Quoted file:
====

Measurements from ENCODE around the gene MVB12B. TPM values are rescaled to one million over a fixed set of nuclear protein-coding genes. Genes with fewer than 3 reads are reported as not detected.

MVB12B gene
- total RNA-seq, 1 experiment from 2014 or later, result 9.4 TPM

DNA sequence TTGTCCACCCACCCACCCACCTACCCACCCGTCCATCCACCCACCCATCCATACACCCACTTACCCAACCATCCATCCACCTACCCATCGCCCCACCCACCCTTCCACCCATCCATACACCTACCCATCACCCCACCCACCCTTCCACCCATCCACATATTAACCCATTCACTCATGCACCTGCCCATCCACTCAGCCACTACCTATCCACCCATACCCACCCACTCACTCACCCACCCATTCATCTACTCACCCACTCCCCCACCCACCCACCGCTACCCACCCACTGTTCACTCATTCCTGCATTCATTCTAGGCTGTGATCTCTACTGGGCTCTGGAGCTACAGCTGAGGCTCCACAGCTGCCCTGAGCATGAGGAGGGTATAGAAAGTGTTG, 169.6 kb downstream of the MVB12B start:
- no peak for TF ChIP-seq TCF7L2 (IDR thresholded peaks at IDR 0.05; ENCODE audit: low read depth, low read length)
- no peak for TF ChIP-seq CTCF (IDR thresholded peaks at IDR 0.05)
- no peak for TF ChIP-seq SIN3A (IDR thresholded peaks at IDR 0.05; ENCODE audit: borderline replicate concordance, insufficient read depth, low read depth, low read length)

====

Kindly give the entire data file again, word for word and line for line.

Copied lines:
Measurements from ENCODE around the gene MVB12B. TPM values are rescaled to one million over a fixed set of nuclear protein-coding genes. Genes with fewer than 3 reads are reported as not detected.

MVB12B gene
- total RNA-seq, 1 experiment from 2014 or later, result 9.4 TPM

DNA sequence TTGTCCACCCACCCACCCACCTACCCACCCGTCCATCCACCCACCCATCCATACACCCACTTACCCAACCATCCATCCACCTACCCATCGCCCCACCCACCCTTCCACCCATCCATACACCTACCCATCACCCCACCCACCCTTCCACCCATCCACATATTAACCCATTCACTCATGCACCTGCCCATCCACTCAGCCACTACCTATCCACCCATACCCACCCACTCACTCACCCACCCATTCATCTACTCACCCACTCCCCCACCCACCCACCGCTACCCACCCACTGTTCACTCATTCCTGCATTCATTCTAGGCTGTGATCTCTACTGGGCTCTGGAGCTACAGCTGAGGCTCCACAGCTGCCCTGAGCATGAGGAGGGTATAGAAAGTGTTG, 169.6 kb downstream of the MVB12B start:
- no peak for TF ChIP-seq TCF7L2 (IDR thresholded peaks at IDR 0.05; ENCODE audit: low read depth, low read length)
- no peak for TF ChIP-seq CTCF (IDR thresholded peaks at IDR 0.05)
- no peak for TF ChIP-seq SIN3A (IDR thresholded peaks at IDR 0.05; ENCODE audit: borderline replicate concordance, insufficient read depth, low read depth, low read length)